The effect of turbulent mixing on the growth and distribution of phytoplankton in turbid waters - M/03/5084, SB/1/22; LWRRDC Project 90/31, MDR1
MDFRC Technical Report
The availability of light for algal growth is a complex function of the incident irradiance. light penetration and the depth to which water turbulence mixes the algal cell s. Major impediments to modelling and understanding the role of light in controlling the growth of algae are estimating mixing depth and predicting the growth responses of algae to a changing light climate. The aims of this project were to examine how the mixing potential within a turbid water body varies in time and space, to identify the causes of this variation, to identify more precisely the mixing depth, and to describe the impact of mixing on light availability and algal growth. Experiments were carried out at Rushy Billabong which is a small , turbid oxbow lake situated on the floodplain of the Murray River near Albury. The billabong was instrumented with a weather station and thermistor chains to obtain the detailed physical measurements required to quantify and model the influence of meteorological and radiative forcing on the mixing regime. Information from these dev ices was continuously recorded. Weekly measurements were taken to provide background information on bio logical and chemical variables, supported at various times by intensive 24 hour sampling regimes. These sampling protocols provided information on the three-dimensional distribution of algae and heat over a range of time period s. Analysis of the heat budget for the billabong indicated that it was dominated by solar radiation and by evaporation. The rate of evaporation could not be accurately modelled using currently available evaporation formulae derived for large water bodies and a new evaporation model was developed to account for the higher than expected evaporation rate from small water bodies. The billabong typically stratified during a summer day and mixed overnight as a result of penetrative convection. Several mixing models were applied to the billabong to explain the temperature structure and to quantify the intensity of turbulent mixing. The Princeton Ocean Model a three dimensional circulation/stratification model appears to be capable of simulating the diurnal cycle of stratification in the billabong and is being further modified for modelling algal distributions. Nutrients did not appear to be limiting during the growing season and net algal growth was a function of light availability. Changes in algal biomass were linearly correlated with changes in light availability for most of the period. Assuming a chlorophyll specific absorption coefficient of 0.01 m2 mgchla -1 ,the results suggested that light was limiting below values of ca. 0.07 mole quanta mgchla-1 day-1 comparing favourably with values of ca. 0.05 mole quanta mgchla-1 day-1 obtained previously in Mt Bold Reservoir, South Australia. A more complex numerical model was also developed to simulate how the affect of mixing on algal growth might be modified by algal flotation rates, particularly under conditions where surface scums can form.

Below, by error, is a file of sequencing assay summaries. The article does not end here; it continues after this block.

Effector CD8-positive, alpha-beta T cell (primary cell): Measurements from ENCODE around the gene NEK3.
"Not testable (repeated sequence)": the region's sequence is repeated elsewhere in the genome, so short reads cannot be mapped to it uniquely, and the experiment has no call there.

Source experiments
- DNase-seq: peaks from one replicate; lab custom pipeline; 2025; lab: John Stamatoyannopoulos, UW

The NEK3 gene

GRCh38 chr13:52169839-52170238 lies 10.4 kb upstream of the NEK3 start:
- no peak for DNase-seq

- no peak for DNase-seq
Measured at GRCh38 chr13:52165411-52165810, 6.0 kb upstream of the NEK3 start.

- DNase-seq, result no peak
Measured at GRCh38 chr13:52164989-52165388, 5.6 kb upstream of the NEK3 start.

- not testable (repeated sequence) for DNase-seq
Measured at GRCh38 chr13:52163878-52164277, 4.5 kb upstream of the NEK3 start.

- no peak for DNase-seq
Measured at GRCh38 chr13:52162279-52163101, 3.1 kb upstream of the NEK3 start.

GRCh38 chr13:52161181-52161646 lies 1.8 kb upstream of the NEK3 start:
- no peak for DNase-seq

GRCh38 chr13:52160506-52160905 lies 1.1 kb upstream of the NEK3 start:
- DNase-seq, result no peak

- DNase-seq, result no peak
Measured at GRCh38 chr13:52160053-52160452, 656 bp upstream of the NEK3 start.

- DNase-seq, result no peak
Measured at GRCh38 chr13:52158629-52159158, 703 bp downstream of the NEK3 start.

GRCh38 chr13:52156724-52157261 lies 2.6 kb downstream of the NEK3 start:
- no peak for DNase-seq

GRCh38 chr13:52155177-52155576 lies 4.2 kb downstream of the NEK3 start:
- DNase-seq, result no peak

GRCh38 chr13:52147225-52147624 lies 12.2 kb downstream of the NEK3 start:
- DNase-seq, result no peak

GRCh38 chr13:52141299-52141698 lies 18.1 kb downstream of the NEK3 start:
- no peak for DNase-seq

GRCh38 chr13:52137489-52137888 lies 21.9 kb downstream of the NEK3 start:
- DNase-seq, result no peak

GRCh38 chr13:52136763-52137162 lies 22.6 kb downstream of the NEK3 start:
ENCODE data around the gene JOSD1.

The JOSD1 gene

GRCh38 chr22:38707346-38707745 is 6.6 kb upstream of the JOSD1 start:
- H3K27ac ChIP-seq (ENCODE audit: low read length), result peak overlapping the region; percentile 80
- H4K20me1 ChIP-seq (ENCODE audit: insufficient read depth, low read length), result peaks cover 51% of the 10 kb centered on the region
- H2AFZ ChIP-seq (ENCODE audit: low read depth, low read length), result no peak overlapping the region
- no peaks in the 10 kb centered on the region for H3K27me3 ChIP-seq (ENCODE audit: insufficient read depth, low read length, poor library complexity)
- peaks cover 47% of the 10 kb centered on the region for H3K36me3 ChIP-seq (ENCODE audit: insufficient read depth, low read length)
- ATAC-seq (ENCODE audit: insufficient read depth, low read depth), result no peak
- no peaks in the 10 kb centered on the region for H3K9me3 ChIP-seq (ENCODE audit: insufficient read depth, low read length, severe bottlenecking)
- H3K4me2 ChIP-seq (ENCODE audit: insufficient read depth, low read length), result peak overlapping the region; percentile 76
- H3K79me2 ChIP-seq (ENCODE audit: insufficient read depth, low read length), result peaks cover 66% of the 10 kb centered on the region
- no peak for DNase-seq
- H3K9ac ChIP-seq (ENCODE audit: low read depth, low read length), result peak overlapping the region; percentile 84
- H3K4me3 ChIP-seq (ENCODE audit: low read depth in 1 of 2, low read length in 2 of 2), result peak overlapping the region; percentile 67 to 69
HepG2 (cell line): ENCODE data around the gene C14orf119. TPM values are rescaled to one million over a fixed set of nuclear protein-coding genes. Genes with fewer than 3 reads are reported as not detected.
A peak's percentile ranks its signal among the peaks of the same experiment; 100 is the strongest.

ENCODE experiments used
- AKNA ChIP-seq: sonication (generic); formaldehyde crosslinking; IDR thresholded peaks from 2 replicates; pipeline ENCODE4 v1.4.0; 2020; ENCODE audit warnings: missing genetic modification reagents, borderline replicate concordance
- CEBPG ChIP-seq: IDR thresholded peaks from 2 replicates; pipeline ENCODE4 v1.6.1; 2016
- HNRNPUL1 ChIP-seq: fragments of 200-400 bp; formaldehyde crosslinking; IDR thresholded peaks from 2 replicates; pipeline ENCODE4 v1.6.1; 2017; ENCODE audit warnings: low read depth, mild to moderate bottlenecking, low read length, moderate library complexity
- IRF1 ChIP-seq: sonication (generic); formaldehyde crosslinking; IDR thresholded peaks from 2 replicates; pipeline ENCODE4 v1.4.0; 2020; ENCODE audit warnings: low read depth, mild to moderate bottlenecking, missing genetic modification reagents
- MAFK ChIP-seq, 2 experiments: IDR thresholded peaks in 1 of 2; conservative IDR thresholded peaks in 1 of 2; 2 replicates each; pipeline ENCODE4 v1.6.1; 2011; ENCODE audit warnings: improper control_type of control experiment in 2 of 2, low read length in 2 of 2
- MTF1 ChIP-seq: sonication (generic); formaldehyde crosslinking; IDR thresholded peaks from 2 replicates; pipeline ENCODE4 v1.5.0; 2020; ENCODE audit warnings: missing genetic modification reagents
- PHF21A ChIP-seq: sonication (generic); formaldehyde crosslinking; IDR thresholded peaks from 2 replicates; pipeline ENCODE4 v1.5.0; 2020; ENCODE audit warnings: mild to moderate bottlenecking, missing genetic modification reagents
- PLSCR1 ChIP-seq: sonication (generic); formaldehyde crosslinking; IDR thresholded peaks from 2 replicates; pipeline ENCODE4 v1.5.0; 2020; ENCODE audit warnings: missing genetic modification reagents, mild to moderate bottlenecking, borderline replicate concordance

MDFRC funding agency: Land and Water Resources Research and Development Corporation
MDFRC client: Land and Water Resources Research and Development Corporation